“How, as ane chapman3 beirs his pack,
I bare thy grace upon my back,
Quhilk was great plesure for to heir,
Bot gynkerton thou lov'd ay best;
Hap to the court nor gude service,
The unhappy scenes of feudal turbulence and disorder which occupied the minority of James V. must have frequently involved Lindsay, not only in distress and difficulties, but in absolute proscription. Torn between contending factions, who each aimed at possessing themselves of the person of the monarch and ruling in his name, the country languished in vain for something like a regular and established government. Men ranged themselves respectively according to their interests or their prejudices: their fears of English influence, or their confidence in French integrity, compelled them into the ranks of the English or French parties; the first led by the queen-mother and the Earl of Angus her husband, the second by the Governor Albany. We are not to wonder that many of the nobles, disgusted by the imprudent marriage of the queen, and the violent and domineering temper of her brother Henry VIII., resolutely opposed the interference of this prince in the affairs of the country; nor, on the other hand, are we to be surprised that some good men, whilst they deprecated the idea of their country being wholly governed by English interest, believed that, with due caution, the mediation of Henry might be serviceable in reducing the kingdom of his infant nephew into a state of order and good government.
It happened here, however, as in all cases of political commotion, that the proportion of those who were actuated by a sincere desire of peace and a love of order was small, when compared with the ambitious and selfish spirits who found their interest and their consequence increased by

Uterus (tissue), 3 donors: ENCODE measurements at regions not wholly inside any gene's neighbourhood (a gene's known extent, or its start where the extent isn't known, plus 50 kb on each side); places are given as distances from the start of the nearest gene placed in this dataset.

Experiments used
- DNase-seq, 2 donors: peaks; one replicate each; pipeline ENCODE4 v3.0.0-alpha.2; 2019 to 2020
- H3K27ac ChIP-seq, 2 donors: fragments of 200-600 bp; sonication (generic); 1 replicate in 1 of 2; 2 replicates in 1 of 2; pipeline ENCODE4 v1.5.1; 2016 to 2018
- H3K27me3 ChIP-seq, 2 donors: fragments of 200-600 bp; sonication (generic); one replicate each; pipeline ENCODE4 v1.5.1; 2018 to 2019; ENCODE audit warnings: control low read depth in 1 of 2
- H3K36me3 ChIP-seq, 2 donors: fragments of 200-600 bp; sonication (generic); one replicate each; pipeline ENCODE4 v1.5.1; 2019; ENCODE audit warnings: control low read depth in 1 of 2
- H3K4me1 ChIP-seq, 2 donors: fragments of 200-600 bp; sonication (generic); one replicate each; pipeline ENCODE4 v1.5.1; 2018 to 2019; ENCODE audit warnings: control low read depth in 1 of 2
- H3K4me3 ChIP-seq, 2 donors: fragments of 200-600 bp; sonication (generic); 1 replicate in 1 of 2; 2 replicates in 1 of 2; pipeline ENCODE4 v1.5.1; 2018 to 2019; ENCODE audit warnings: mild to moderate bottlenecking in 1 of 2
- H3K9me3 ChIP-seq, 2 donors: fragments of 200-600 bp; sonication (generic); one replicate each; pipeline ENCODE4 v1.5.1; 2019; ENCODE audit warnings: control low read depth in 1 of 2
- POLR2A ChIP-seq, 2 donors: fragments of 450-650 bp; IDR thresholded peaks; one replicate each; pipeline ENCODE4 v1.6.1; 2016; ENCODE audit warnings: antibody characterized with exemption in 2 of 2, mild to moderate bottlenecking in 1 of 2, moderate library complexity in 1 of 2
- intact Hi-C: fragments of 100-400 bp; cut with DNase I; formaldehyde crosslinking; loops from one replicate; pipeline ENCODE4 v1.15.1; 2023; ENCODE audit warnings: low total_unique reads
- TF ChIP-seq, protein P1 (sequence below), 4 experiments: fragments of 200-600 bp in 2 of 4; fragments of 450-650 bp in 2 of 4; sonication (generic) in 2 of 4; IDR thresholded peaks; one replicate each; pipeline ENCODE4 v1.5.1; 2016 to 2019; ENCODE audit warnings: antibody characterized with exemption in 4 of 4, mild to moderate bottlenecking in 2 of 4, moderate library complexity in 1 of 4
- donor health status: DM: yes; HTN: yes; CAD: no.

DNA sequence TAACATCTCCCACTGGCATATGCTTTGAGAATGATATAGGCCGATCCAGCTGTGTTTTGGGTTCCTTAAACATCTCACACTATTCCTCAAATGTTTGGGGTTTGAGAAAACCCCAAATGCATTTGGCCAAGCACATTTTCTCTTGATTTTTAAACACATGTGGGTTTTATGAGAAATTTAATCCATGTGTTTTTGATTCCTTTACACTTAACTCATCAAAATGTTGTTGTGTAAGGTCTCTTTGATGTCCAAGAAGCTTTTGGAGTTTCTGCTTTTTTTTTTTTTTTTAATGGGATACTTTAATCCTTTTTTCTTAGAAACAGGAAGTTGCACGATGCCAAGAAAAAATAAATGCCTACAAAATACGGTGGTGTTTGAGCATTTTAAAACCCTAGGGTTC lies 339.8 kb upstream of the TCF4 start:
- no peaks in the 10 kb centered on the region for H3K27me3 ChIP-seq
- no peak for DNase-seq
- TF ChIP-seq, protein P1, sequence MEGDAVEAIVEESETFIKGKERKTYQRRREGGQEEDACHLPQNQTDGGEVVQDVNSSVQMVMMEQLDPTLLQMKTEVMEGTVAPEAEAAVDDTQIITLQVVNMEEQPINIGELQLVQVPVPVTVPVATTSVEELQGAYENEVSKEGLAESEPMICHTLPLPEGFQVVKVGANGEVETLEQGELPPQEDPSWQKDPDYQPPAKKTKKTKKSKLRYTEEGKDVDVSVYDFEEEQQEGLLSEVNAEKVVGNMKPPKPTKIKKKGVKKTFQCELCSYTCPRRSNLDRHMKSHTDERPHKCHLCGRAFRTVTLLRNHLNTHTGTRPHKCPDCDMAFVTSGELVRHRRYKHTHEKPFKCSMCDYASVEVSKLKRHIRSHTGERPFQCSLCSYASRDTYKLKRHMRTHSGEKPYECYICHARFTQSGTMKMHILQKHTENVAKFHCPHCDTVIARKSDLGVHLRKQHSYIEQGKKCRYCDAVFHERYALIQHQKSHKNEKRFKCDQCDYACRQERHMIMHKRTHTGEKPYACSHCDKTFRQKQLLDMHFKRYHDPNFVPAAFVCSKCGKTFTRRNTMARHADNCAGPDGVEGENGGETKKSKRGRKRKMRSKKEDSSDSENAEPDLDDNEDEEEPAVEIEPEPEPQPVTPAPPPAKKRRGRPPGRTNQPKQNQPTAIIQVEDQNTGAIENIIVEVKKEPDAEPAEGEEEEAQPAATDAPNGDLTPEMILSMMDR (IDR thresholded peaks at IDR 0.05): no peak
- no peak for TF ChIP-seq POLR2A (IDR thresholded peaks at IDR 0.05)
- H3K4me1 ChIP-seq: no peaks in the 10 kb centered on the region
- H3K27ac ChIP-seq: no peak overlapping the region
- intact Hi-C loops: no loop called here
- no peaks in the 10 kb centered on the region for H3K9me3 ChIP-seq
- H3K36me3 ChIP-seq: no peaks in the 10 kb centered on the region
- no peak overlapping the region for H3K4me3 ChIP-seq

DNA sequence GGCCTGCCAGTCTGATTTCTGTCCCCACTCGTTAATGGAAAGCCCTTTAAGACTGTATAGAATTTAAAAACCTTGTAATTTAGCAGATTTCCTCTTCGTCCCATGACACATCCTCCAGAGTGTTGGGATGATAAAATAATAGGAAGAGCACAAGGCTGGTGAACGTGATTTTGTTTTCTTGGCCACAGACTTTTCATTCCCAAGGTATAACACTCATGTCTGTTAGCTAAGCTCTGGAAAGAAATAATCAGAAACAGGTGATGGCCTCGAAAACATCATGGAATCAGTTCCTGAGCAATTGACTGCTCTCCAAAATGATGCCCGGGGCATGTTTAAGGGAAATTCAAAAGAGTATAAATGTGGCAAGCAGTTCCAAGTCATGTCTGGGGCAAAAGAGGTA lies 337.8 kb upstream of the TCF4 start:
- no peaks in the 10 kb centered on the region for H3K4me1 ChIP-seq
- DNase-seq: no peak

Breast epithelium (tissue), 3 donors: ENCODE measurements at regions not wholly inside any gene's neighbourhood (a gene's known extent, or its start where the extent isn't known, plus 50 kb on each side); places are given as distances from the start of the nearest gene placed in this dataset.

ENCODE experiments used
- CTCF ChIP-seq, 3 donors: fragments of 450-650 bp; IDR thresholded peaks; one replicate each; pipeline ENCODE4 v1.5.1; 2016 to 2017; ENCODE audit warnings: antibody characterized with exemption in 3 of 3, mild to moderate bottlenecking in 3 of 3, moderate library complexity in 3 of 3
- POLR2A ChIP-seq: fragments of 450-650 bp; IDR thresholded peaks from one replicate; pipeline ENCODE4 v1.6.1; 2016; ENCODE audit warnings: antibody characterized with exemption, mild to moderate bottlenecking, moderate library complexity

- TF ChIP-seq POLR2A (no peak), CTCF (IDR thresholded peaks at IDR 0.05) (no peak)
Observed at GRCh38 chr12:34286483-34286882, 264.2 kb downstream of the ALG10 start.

anarchy and confusion; and the consequence was what might have been anticipated—till the king arrived at an age, when he developed the strength and the vigour of his character, and grasped with his own energetic hand the reins which had been wrested from him by private ambition, everything was one wild scene of misrule, oppression, and disorder. The picture given by Lord Dacre, the English Warden of the Marches, in his letter to the Council, although coming from an enemy, was not overcharged:-"My lords, there is so great brutilnesse, mutability, and instableness in the counsaill of Scotland, that truly no man can or may trust them or their sayings or devices, without it be of things concluded or determined at a Parliament season, or General Council of the Lords Spiritual and Temporal; of which determined mind and purposes, from time to time, as often as they have sitten, and as far as I could get knowledge by mine espies, I certified the king's grace or you.
As to the nature of Henry's interference, and the conscientiousness of that anxiety which he professed for the prosperity of Scotland, there is a passage in the conclusion of Lord Dacre's letter, which is very characteristic:- .“ Upon the West Marches of Scotland I have burnt and destroyed the townships of Annan, Dronoch, Dronochwood, Tordoff, Fishgrenche, Stokes, Estridge, Ryeland, Blawetwood, Foulsyke, Westhill, Berghe, Rigge, Stapilton," et cetera, adding twenty other townships, “ with the water of Esk, from Stabil Gorton down to Canonby, which is six miles in length; where,
* Pinkerton's Hist. App. vol. ii. p. 459.